FERC in a May 10 order denied Linden VFT LLC’s request for rehearing related to FERC’s May 2014 order, in which the commission granted Public Service Electric and Gas’ request for authorization to recover certain transmission incentive rate treatments regarding PSE&G’s investment in the Bergen–Linden Corridor Transmission Project.
FERC noted that PJM Interconnection in March 2014 submitted, on behalf of PSE&G, a request for authorization to recover certain transmission incentive rate treatments, including construction work in progress under sections 205 and 219 of the Federal Power Act and FERC Order 679 (“Promoting Transmission Investment through Pricing Reform”) regarding PSE&G’s investment in the project.
In the March 2014 filing, PSE&G explained that the PJM Regional Transmission Expansion Plan included the project to address PJM reliability violations and that the project was the most cost-effective and efficient solution.
As noted in FERC’s May 2014 order, the project includes the construction of 26 single-circuit miles of new overhead 345-kV lines and 30 miles of underground circuits, including one mile of new circuits to be built beneath Newark Bay. The projected in-service dates of the project would occur in three phases: Phase 1 (345-kV conversion in the Hudson–Bergen overhead transmission corridor) targeted to be in service by June 2016; Phase 2 (345-kV conversion in the Linden–Bayway overhead transmission corridor) targeted to be in service by June 2017; and Phase 3 (work on the facilities interconnected by underground cable, looping together Bayway–North Avenue–Newark Airport–Bayonne–Marion) targeted to be in service by June 2018.
During its December 2013 board meeting, PJM approved the Bergen–Linden Corridor Project at an estimated cost of $1.2 billion in its RTEP and assigned responsibility for the project to PSE&G.
According to FERC’s May 10 order, the New Jersey Division of Rate Counsel, Linden VFT and the Public Power Association of New Jersey protested the March 2014 filing.
As noted in FERC’s May 2014 order, Linden VFT stated that it was in the process of filing a complaint regarding PJM’s solution-based DFAX cost allocation and requested that FERC either reject PSE&G’s incentive request filing without prejudice and direct PSE&G to refile following the conclusion of the other dockets dealing with cost allocation (Docket Nos. ER14-972 and ER14-1485, dealing with PJM’s determination of nested zone and cost allocation for RTEP projects); hold the proceeding in abeyance pending the outcome of those dockets; or set the proceeding for hearing and consolidate it with the other dockets.
FERC, in its May 2014 order, denied Linden VFT’s request to consolidate the proceeding with the proceedings in Docket Nos. ER14-972 and ER14-1485 dealing with regional cost allocation for RTEP projects. In general, FERC said in that order, the commission formally consolidates matters for purposes of hearing and decision only if a trial-type evidentiary hearing is required to resolve common issues of law and fact and consolidation will ultimately result in greater administrative efficiency. As such, FERC said, the proceedings did not warrant consolidation and, in any event, the commission believed the record is sufficient for it to rule on PSE&G’s filing without a hearing.
In its May 2014 order, FERC granted PSE&G’s request for authorization of 100 percent CWIP for the Bergen–Linden Corridor Project, subject to PSE&G submitting a compliance filing, and granted PSE&G’s request for the abandonment incentive for the project.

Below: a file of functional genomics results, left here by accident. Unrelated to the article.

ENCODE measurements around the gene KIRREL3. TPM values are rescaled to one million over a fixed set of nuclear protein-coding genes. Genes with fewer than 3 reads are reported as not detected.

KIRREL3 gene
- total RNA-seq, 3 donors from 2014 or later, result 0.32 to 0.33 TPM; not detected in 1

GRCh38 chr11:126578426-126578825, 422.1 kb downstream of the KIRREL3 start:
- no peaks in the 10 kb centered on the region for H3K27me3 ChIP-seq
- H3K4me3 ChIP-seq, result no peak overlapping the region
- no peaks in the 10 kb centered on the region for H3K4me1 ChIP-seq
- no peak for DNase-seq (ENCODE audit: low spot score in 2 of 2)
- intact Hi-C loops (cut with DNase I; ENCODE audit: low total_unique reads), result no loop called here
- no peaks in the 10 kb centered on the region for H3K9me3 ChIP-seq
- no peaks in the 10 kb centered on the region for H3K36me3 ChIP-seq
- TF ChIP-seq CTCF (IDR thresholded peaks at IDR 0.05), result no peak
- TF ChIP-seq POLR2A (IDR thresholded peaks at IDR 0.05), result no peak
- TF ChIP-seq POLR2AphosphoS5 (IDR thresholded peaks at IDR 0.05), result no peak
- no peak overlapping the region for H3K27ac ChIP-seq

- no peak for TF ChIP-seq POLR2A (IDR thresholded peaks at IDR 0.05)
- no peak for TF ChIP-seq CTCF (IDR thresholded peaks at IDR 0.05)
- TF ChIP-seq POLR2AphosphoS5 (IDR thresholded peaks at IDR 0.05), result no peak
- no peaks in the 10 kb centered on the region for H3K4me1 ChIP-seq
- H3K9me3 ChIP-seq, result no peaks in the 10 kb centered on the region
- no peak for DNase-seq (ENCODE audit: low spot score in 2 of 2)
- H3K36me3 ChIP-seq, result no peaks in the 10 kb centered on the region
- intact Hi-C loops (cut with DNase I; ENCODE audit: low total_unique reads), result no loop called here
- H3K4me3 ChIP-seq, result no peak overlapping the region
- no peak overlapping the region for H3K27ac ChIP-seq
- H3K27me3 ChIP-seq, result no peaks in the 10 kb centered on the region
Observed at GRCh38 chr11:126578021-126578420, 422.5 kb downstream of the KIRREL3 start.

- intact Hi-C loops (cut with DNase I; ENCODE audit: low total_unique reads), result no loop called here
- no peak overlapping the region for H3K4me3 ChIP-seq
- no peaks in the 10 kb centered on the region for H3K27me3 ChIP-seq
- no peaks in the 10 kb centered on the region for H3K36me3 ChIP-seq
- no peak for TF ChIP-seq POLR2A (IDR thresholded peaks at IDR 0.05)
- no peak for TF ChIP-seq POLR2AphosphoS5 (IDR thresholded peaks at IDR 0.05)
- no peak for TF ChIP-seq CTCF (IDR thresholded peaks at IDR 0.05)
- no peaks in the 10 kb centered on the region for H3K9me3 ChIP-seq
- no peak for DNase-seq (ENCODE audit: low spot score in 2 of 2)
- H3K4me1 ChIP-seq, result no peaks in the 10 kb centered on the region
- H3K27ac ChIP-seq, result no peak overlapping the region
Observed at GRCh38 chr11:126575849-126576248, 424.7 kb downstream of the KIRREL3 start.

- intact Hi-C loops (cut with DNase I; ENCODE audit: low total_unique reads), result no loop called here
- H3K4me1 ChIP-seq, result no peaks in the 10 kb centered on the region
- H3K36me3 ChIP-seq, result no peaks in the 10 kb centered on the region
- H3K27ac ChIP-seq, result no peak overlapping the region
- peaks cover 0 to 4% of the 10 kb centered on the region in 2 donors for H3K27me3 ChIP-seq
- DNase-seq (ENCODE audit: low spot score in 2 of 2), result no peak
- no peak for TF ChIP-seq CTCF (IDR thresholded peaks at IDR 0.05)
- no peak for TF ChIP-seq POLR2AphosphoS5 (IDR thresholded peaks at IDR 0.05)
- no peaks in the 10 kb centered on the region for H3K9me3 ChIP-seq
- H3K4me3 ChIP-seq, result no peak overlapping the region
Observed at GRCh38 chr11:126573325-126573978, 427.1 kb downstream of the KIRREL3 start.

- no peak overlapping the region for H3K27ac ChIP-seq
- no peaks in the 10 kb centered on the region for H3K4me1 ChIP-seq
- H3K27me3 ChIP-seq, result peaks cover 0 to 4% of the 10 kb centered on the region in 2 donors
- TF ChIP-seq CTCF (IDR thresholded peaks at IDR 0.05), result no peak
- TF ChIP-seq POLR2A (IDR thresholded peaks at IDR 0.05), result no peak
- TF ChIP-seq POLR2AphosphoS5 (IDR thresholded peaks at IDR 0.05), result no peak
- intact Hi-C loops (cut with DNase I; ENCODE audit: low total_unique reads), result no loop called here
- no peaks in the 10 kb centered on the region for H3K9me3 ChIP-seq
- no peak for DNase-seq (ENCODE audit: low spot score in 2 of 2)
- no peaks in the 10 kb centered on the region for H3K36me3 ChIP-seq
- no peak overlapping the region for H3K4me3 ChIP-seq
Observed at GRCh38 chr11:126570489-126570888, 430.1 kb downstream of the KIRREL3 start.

In its May 10 order, FERC said that in its request for rehearing, Linden said that the proposed cost allocation for the project would apply to Linden. Linden contends that the issues with respect to the cost allocations of the project have not yet been resolved, and FERC erred by not delaying or deferring the cost allocations for the project, or make those cost allocations subject to refund, depending upon the outcome of that proceeding.
FERC also noted that according to Linden, because the May 2014 order does not state that the incentive rates are delayed, deferred or subject to refund, PSE&G may seek to collect CWIP from Linden – and the other entities that have challenged those cost allocations in the cost allocation proceeding – prematurely. FERC said that Linden contends that commission precedent requires that customers who have paid CWIP, and are not ultimately responsible for the allocated cost of transmission expansion should receive refunds.
FERC said that it disagrees with Linden that granting the transmission rate incentives was premature. In Order No. 679, FERC established the process for filing for acceptance of rate incentives prior to projects being proposed in order to provide incentive for transmission infrastructure investment. FERC added that it did not require that such incentive filings be made only after projects have been approved and cost allocation issues have been resolved.
The PSE&G project concerns the justness and reasonableness of the incentives requested by PSE&G and not how those costs will be allocated to customers, FERC said. In the May 2014 order, FERC granted PSE&G’s requested incentives subject to a compliance filing addressing accounting controls and protocols, which FERC also accepted.
FERC added that since no issues regarding the appropriateness of the rate incentives needed to be resolved, FERC found no basis to make the filing subject to refund. Any refund issues are appropriately addressed in the rate and cost allocation proceedings, FERC said.